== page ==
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Story ID:5328
Written by:Kathe M. Campbell (bio, contact, other stories)
Story type:Musings, Essays and Such
Location:Butte Montana USA
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Madame "X"
by Kathe Campbell

"Now, if you'll just sign your full name at the bottom of each page, Kath." Immediately my heart raced, and I grew tense as my attorney gave me a pat on the shoulder. Horrors, why is my name so long, I puzzled? I had pages to sign and date while sweet gals grouped around me sipping Monday morning coffee, witnessing, and lending support.

I needed to make major changes in my will, and after approving the documents, all I wanted to do was fly out the door and retreat home, far from posh offices and traffic. My right arm had gone by way of a ghastly accident years before, and crippling rheumatoid in my lefty had finally rendered me capable of little more than a backward, childlike scrawl. Despite daily keyboard exercise, I'm now like the old recluse holed up over on Moose Creek who signs his name with an "X," and I'm wondering if we might hit it off together.

While trucking up my mountain listening to Rush whine and moan, I ponder how bizarre that I can change oil, put new batteries in the ranch outfits, or fire up the compressor to inflate low tires. It's even easy as pie throwing on my farm and ranch hook and riding out on my ATV to fix a broken fence, but holding a pen is pure torture. Who could have ever imagined such a cockamamie thing in this pulchritudinous and awkward trek toward eighty?

A would-be artist by nature, my writing was only fair to middlin' throughout life's journey of pencil and pen adventures. Despite good teachers and much practice, my scribbles were only so-so, and I envied all who passed penmanship with certificates of excellence. I've been plagued with a rash of teardrops lately, so named because tears sometimes overcome me every time I drop and break another precious heirloom. Arthritis makes for a weakening hand, and now what remains of this one has finally gone where I pray my mind doesn't go anytime soon.

A recent test of my agility left me plagued with a packet of papers that arrived in my mailbox. By filling out a four-page questionnaire, I could be eligible for yet another senior discount for prescription drugs. I could go for that, so I settled in with a pencil to painstakingly print one letter in each box, then after fixing all the blurbs, I decided to neatly go over each letter with a pen. It would take me forever, but how hard could it be? I should have left sleeping letters lie, for the effort left my hand played out and shaky, and inky fingers smearing black over the forms.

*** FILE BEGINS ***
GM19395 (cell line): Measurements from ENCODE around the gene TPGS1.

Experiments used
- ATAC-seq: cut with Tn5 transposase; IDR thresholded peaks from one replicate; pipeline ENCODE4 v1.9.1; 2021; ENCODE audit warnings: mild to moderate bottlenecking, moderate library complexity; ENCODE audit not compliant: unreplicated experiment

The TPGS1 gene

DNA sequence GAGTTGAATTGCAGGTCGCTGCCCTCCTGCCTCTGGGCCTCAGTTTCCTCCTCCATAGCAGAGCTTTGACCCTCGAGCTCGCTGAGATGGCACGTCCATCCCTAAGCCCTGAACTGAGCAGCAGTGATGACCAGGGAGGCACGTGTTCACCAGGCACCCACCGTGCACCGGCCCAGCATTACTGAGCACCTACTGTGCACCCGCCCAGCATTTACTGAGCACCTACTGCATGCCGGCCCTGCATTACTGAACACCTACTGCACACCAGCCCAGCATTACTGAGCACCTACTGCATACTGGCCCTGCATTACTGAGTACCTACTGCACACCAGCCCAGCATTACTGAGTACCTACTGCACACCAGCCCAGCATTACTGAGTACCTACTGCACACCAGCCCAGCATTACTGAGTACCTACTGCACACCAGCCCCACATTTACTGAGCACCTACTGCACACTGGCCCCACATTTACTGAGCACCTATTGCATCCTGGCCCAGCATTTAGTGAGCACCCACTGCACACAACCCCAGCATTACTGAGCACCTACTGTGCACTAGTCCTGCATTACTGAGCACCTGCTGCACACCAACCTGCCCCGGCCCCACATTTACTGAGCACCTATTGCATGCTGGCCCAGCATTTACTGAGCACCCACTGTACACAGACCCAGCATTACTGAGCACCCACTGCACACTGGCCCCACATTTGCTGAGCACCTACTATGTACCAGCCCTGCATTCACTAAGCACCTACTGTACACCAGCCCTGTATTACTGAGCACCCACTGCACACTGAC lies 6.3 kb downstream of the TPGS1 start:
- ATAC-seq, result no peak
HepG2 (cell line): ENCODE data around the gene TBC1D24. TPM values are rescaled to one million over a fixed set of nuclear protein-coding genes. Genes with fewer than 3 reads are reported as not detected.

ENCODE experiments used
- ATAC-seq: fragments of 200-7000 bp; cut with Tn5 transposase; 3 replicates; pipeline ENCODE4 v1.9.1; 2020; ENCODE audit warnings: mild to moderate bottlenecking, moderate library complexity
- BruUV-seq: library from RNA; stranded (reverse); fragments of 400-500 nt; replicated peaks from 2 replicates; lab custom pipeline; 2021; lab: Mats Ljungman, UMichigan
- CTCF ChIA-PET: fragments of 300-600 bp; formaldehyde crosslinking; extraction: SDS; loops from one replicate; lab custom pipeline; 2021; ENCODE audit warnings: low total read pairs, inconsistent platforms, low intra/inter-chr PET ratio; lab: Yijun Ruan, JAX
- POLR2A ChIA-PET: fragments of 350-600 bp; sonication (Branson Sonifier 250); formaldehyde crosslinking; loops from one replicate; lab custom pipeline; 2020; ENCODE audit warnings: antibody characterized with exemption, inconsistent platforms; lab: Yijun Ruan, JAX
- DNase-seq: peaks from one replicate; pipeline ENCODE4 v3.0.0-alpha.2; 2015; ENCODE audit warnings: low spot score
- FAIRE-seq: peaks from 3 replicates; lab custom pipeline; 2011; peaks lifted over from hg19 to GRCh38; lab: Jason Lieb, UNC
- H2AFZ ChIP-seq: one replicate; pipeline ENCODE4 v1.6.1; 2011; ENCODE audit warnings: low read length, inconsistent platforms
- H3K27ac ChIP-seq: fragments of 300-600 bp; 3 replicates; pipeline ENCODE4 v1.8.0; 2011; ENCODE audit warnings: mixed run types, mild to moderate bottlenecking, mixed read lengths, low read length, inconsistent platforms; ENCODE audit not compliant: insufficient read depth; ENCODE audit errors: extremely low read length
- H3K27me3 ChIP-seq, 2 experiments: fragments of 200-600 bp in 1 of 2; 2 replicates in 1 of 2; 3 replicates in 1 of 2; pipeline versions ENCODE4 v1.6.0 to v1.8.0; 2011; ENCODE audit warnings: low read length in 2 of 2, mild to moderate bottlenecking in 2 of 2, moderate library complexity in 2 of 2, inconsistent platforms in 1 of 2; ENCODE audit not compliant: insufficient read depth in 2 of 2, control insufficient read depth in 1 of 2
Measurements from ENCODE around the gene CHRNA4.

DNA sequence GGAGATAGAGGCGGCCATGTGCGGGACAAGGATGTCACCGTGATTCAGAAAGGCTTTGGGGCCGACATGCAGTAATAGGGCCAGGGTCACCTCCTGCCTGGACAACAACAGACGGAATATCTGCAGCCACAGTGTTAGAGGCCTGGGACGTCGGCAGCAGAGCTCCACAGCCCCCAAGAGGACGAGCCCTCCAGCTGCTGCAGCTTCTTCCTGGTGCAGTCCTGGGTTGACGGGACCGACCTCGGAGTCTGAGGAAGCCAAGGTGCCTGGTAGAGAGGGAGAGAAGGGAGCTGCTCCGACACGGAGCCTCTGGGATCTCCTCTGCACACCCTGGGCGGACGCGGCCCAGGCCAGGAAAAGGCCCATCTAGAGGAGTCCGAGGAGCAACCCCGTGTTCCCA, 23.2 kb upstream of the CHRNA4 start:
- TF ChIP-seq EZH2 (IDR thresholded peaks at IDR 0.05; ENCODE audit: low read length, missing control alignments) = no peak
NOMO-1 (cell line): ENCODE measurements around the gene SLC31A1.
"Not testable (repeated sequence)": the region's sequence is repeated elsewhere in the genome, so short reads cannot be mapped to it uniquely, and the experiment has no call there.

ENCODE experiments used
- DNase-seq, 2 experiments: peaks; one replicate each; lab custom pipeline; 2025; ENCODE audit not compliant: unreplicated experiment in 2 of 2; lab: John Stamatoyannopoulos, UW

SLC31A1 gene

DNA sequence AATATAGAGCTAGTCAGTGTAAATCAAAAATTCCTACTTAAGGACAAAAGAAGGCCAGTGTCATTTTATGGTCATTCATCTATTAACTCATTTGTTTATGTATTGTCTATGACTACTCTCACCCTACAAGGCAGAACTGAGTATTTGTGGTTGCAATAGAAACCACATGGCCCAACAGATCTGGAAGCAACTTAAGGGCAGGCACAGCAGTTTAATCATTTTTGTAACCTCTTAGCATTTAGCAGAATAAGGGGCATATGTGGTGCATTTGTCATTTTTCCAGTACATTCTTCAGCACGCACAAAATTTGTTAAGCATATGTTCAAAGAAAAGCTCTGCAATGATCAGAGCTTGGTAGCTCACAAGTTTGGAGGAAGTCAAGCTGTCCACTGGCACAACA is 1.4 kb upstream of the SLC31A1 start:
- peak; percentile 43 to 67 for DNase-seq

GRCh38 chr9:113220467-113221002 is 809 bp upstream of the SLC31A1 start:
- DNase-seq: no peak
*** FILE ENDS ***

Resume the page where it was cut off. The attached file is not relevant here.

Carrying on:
The neighbors were at work and my family was out of state, so I swallowed hard and dialed our local Council on Aging. Oh dear God in heaven, is this really me - youthfully challenged on bended knee begging for help like a bumbling old fool? A pleasant sounding girl answered, had the forms handy, and volunteered to fill them out - even signing my name next to her signature and title. Slick. It was just all in a day's work she remarked as I thanked her all over the place. Within the week a letter arrived stating I qualified for an additional prescription discount. But as I went to page 2 - the catch. Good for only three months. If I fail to fill out those cussed forms every three months, I will lose that whopping big $8. Well hells bells, how could they spare it?

While loading groceries into the house the other day, I caught my index finger in the handle of the storm door as a gust of wind slammed it shut behind me. And hurt? Tears flowed and I knew right away I was in trouble. My neighboring Urgent Care doctor came to the rescue with pain meds and a splint, and I'm finding it amazing how well a one-armed old broad can manage with only four gnarly fingers.

But my biggest worry has been what editors and publishers think when I return a contract signed with my ungodly looking doodle. Don't some of the brainiest folks on our planet sign their work in unwieldy masses of scrambled letters facing every which way with a cool line trailing off________? Maybe my ungainly John Hancock is actually a sign of genius, so I've decided to kick my distress over backward splays and start thinking of myself as a regular Einstein. Being some out of my league, I feel that even though there's not the slightest resemblance between me and the foxy Parisienne hussy of the 1880's, you may now call me, Madame "X."

Two recent presidents
Madame "X"